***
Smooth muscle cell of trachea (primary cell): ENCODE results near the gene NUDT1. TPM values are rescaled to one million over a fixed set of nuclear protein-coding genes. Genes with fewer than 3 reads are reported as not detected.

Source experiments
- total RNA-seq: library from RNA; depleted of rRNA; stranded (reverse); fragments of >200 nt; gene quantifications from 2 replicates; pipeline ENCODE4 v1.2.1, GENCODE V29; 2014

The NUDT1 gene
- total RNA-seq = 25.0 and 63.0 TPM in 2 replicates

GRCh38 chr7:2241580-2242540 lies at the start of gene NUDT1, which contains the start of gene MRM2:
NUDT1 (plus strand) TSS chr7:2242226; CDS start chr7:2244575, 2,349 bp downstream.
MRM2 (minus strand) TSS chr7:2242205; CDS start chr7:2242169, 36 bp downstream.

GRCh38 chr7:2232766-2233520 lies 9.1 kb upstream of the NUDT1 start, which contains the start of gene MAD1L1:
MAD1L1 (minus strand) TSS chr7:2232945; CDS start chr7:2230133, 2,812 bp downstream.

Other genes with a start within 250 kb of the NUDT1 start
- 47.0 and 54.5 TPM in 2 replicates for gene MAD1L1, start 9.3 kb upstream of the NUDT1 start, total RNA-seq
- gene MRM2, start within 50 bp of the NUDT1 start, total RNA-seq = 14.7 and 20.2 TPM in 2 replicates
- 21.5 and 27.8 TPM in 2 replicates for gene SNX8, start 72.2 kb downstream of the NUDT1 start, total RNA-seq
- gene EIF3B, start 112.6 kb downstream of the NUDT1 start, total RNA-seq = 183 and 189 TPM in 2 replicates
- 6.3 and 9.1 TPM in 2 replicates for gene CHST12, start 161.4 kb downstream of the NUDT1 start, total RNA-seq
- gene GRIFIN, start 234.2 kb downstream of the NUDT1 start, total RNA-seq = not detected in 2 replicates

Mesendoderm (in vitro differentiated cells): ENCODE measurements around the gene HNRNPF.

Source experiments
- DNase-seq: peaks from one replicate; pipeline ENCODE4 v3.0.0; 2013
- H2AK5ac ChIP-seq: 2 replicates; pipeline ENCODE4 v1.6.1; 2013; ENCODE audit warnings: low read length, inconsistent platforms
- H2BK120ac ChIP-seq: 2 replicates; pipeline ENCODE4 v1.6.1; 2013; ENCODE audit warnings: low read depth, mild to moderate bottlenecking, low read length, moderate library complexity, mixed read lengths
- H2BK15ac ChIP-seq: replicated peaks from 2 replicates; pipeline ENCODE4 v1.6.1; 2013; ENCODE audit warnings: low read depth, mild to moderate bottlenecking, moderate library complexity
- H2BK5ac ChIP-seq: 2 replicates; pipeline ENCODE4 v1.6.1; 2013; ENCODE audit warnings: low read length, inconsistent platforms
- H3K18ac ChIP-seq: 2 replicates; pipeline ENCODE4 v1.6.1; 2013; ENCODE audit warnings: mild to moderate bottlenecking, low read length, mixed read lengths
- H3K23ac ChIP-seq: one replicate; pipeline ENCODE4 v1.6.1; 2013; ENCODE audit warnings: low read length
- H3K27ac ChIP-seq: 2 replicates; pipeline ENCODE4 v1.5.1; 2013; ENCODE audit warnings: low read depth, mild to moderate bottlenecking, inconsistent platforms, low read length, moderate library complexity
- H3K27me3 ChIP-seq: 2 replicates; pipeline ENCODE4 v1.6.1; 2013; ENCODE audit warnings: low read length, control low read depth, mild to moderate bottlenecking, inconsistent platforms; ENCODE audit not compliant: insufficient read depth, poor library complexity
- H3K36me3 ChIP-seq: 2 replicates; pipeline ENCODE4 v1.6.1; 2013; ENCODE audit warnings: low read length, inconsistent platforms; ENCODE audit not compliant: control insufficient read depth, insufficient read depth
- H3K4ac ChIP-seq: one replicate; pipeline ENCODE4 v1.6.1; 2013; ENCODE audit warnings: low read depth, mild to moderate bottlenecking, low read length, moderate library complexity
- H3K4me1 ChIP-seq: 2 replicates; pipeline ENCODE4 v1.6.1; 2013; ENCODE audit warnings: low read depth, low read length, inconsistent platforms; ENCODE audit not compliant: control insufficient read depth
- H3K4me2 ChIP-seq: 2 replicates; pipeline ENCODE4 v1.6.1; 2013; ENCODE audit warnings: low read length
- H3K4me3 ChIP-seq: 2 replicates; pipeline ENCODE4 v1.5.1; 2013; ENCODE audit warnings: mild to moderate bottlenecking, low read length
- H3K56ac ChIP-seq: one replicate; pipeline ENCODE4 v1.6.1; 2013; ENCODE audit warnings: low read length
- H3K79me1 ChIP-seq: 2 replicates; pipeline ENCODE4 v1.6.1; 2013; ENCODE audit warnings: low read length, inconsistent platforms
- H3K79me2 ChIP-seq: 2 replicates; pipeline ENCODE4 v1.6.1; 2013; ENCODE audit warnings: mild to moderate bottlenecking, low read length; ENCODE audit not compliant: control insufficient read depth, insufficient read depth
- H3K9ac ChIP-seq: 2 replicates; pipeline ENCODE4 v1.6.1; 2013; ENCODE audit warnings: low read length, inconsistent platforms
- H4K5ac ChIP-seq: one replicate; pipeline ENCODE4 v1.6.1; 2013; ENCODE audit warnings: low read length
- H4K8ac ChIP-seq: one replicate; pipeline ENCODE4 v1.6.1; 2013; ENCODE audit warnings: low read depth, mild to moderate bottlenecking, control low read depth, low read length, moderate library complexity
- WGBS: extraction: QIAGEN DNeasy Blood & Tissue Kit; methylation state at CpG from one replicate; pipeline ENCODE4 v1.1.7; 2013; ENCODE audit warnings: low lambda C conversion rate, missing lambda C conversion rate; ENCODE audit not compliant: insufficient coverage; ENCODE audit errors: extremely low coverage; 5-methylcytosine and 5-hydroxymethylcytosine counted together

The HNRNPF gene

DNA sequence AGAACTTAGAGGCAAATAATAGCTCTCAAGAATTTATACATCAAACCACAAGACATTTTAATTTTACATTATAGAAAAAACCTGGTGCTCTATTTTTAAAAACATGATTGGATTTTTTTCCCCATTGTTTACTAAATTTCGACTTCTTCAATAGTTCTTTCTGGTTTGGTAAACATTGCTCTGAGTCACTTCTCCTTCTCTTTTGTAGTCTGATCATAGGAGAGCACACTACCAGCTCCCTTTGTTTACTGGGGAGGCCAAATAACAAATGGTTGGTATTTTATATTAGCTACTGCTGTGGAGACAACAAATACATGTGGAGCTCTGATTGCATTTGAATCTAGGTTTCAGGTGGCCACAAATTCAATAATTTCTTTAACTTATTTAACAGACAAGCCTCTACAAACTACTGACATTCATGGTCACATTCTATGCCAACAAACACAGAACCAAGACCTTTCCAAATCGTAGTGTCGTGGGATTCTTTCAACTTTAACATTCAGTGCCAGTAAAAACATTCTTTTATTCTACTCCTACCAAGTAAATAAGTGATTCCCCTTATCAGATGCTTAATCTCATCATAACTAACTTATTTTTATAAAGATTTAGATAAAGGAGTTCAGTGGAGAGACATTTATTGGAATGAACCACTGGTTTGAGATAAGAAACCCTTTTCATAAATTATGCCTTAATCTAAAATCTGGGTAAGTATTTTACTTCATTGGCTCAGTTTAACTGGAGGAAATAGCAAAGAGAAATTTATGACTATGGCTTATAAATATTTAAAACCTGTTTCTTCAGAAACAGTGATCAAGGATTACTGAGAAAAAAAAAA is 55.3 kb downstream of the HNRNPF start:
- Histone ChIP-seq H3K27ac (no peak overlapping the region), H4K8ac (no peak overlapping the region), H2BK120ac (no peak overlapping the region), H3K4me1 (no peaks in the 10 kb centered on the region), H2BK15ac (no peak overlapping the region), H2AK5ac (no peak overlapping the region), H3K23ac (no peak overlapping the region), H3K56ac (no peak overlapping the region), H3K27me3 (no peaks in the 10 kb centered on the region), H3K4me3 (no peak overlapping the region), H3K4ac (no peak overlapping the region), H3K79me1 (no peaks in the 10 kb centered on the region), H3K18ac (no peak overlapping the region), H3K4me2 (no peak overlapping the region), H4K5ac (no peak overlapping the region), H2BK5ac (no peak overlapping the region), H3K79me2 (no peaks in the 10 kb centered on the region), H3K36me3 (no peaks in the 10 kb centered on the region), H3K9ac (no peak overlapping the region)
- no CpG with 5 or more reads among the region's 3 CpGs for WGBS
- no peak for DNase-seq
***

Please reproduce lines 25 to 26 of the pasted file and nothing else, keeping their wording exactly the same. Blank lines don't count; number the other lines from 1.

- H3K18ac ChIP-seq: 2 replicates; pipeline ENCODE4 v1.6.1; 2013; ENCODE audit warnings: mild to moderate bottlenecking, low read length, mixed read lengths
- H3K23ac ChIP-seq: one replicate; pipeline ENCODE4 v1.6.1; 2013; ENCODE audit warnings: low read length